Moving on, did you know that Bigfoot cannot be killed by bullets? Yep, that’s how it seems. On the night of November 28, 2014, on the hugely popular radio show, Coast to Coast AM, author and Sasquatch expert Stan Gordon spoke about his Bigfoot research and writing. Gordon’s Bigfoot studies demonstrate a connection between the strange beasts and multiple, weird phenomena – including matters of a psychic nature and also UFOs. One of the issues that Stan discussed on the show was Bigfoot’s seeming ability to remain unaffected when blasted with bullets.  This was made clear in the summary of Stan a slow-moving, bright red UFO apparently land in the pasture of a farm…Suddenly, they noticed two Bigfoot creeping along a barbed wire fence about 75-feet away from the UFO and making those strange sounds.” One of the men “…then tried shooting the Bigfoot with live ammunition, but the bullets had no effect and the creatures wandered off into the woods.” This was not a one-off event, however: it’s just the tip of the iceberg. Philip Rife, Bigfoot investigator, says: “In 1959, a policeman had a scary encounter with a Bigfoot on a rural road in Carroll County. The officer watched in amazement as the creature crossed directly in front of his patrol car and stepped effortlessly over a barbed wire fence…The policeman then withdrew his service revolver and fired at the Bigfoot. When the bullets appeared to have no effect, the officer sprinted to his car and sped from the scene.”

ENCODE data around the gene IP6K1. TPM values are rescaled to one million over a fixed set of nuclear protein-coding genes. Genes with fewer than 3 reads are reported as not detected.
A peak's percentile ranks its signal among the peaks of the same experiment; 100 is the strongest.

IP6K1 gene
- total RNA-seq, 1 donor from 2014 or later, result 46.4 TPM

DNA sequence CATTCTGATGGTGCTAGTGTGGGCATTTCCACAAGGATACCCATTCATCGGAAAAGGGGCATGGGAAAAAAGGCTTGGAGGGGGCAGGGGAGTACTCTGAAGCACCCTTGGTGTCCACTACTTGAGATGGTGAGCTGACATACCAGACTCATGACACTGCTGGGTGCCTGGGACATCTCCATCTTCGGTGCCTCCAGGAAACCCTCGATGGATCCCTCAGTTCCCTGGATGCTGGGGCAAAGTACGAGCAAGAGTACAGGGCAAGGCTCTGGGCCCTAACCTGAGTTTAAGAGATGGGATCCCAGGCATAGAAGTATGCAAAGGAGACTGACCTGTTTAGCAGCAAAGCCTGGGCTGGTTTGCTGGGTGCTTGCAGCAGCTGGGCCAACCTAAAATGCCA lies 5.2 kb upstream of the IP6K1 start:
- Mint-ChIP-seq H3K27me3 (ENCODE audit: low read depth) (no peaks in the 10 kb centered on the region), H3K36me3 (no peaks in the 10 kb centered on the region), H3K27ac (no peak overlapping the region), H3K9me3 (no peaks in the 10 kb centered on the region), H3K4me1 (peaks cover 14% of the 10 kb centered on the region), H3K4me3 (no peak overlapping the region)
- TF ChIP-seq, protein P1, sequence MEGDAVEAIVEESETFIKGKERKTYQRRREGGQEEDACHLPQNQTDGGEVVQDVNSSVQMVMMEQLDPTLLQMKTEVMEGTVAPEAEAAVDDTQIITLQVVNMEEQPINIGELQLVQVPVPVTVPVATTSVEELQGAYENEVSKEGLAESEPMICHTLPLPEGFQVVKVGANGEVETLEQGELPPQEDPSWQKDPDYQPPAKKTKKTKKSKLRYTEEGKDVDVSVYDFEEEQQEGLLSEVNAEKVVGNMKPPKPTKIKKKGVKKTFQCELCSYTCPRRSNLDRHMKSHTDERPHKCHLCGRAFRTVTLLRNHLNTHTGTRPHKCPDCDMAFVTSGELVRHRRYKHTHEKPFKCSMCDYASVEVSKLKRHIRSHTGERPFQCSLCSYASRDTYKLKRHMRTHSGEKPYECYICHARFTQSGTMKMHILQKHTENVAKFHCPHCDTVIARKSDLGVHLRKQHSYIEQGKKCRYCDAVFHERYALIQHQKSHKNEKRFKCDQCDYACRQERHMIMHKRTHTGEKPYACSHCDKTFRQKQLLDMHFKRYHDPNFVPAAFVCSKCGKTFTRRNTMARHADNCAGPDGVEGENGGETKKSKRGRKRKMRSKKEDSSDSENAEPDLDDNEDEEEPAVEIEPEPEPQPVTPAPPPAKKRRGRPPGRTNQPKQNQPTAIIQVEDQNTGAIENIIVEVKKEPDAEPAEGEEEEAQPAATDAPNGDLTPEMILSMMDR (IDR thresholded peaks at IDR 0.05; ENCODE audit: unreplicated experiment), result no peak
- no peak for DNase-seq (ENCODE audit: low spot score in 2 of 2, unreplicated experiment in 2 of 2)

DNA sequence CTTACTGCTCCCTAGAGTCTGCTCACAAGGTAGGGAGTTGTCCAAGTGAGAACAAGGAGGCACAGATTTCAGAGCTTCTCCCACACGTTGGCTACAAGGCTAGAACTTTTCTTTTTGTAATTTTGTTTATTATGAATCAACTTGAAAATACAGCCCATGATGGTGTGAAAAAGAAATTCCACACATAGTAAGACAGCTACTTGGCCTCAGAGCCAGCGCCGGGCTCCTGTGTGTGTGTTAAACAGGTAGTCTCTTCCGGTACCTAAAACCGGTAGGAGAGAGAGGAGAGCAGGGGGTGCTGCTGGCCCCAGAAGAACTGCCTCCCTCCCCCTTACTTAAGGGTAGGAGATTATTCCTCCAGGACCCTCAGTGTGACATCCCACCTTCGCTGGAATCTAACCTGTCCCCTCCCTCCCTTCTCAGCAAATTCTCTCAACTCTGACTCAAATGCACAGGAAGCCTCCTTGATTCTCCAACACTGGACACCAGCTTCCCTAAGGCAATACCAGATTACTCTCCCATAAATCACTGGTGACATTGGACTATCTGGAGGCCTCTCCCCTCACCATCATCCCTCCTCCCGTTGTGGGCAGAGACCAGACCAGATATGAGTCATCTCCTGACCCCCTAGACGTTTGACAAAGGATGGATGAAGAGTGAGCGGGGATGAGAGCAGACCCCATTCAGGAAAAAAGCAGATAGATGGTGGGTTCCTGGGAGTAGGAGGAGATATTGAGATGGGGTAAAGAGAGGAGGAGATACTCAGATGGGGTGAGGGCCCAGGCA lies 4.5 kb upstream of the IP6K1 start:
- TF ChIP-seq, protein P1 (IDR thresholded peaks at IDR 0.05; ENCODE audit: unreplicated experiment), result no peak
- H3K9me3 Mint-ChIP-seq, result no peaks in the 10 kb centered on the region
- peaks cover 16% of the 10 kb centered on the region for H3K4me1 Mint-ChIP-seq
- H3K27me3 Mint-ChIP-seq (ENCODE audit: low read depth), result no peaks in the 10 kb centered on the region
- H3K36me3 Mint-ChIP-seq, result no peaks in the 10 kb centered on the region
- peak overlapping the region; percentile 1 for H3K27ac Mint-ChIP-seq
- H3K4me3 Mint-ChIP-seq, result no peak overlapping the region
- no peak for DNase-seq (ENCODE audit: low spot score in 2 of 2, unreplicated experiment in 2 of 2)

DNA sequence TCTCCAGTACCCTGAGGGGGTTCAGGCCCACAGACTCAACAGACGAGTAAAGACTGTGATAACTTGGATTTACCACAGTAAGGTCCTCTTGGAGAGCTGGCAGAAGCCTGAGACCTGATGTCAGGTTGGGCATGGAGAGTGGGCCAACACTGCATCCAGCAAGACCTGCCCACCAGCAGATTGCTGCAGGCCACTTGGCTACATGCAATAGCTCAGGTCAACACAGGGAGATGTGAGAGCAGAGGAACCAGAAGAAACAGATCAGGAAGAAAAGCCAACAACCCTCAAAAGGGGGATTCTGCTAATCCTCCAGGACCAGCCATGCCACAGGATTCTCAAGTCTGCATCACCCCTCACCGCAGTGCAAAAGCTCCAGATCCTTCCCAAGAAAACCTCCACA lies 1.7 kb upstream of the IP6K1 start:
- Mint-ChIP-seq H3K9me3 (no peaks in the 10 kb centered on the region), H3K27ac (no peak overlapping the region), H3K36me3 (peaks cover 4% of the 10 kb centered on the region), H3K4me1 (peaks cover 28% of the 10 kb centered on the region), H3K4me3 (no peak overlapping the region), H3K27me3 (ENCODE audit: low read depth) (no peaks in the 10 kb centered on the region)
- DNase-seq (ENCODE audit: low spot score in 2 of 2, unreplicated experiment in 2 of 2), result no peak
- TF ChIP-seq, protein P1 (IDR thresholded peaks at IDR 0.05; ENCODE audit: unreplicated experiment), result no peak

Bullets: They won’t Stop a Bigfoot